When it comes to handling, my expectation, based on the apparently conventional porro design of the Es, was that Nikon had not managed to repeat the trick they used on the Superior Es to give them the same "elbows in" holding stance as roof-prism glasses. (On most porros, the placement of the focus wheel and the design of the body forces your elbows up and out, putting the weight on your muscles rather than on your bones and making it much more difficult (and tiring) to maintain a steady view. That has always been a major advantage of roof prism glasses. The Superior Es, by a using careful "chamfering" (beveling, sloping, slanting) of the prism housing, were the first porros to allow you to keep your elbows in and down while focusing.) However, experience in the field proved me wrong. Though the chamfering of the prism housing is not as radical as on the SEs, and though it slopes a different section of the body, the Es are almost as holdable as the SEs. The focusing fingers fit on the outside of the prism housing and allow for almost the same elbows in and down stance as the SEs. Whoever did this little detail on the body design deserves high marks indeed.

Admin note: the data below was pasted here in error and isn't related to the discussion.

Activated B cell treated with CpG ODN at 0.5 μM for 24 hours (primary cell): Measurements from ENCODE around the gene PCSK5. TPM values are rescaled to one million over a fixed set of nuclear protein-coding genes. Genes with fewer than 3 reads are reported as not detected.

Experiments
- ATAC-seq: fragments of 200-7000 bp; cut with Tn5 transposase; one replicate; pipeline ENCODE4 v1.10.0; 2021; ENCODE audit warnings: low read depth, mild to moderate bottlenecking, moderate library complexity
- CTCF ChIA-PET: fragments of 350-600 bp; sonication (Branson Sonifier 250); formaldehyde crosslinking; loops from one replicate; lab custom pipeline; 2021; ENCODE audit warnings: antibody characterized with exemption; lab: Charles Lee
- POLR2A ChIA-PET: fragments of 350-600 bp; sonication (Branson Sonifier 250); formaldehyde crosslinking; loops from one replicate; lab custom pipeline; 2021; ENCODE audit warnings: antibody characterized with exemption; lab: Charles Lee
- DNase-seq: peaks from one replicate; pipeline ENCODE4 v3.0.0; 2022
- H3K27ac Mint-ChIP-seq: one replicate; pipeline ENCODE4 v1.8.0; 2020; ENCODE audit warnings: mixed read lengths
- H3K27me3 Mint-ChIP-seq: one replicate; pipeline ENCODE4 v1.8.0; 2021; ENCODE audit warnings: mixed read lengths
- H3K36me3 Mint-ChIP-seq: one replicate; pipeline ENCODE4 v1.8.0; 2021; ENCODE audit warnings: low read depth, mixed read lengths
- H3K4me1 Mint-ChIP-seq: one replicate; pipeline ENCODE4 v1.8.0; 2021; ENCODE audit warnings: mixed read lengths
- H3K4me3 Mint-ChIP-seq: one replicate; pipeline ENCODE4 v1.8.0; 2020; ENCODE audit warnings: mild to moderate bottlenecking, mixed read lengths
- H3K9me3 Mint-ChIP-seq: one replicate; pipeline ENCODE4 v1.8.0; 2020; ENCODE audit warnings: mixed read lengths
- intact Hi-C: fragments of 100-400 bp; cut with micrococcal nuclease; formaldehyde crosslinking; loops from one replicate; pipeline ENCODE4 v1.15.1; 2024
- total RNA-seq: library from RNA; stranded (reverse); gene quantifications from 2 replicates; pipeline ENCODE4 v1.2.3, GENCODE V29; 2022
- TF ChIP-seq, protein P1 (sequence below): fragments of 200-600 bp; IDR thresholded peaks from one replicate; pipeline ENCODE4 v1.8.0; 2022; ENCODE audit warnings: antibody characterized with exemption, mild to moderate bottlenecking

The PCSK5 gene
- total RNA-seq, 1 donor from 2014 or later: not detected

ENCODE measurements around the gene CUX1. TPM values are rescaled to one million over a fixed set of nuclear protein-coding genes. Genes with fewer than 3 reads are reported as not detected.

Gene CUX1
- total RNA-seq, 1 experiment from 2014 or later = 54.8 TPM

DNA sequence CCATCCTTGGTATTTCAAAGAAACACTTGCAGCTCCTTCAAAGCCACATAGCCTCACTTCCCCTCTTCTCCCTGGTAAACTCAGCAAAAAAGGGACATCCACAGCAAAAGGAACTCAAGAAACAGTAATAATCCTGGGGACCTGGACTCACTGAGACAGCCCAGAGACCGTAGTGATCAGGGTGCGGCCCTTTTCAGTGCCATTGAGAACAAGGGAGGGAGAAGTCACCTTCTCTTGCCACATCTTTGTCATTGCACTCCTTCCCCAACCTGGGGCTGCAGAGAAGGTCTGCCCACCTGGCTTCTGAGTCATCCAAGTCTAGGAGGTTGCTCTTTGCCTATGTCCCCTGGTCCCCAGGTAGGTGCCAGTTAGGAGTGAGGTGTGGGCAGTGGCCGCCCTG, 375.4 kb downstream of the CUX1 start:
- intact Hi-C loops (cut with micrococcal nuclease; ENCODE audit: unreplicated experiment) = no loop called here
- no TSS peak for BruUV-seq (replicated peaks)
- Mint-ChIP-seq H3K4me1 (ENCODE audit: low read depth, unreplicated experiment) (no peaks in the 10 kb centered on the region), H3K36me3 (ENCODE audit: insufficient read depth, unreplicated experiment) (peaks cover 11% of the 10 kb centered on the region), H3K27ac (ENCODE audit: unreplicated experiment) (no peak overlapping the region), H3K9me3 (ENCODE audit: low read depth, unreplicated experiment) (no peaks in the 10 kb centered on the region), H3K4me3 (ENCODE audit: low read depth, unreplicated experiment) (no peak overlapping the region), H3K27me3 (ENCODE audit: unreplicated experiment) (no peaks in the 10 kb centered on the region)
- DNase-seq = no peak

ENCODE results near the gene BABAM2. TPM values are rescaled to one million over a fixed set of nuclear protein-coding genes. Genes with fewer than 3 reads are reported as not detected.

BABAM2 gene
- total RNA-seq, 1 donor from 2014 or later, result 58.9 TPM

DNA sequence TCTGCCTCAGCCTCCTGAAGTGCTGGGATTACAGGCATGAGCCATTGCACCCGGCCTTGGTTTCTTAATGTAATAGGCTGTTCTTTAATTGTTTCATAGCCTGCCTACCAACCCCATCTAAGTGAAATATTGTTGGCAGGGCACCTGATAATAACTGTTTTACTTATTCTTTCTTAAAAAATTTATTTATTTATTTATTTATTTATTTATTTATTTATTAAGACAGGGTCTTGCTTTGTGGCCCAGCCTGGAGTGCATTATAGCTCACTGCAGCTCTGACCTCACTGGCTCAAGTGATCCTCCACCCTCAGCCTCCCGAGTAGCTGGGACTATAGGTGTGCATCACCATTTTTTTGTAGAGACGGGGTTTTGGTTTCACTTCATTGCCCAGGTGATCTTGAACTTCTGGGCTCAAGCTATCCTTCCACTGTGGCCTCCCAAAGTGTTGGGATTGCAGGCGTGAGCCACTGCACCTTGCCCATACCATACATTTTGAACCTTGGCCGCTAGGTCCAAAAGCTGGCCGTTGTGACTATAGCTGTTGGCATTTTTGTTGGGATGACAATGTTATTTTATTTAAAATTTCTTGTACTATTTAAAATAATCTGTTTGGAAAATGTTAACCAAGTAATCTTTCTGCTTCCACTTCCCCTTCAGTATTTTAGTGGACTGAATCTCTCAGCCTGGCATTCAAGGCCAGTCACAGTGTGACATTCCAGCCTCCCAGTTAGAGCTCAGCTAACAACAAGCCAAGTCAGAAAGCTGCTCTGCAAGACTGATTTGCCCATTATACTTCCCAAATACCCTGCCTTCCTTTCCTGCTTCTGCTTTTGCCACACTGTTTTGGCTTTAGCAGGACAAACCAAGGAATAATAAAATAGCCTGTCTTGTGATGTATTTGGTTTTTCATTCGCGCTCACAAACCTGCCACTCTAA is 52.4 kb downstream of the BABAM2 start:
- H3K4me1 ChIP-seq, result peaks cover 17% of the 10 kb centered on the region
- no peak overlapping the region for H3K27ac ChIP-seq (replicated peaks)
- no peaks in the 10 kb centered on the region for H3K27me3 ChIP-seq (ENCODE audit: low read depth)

Nikon E 8x30
Nikon SE 8x32
Comparing one E to the other, 8x vs. 10x, I, of course, prefer the 8x. It is smaller and provides most of the performance of the larger glass, with a wider field. At the same time, the 10x35 is among the most usable 10x glasses I have ever tested, and, if I were a 10x sort of birder (or if I were spending the day at a hawk watch) it would be a very easy glass to carry and I am confident that it would satisfy the most demanding birder.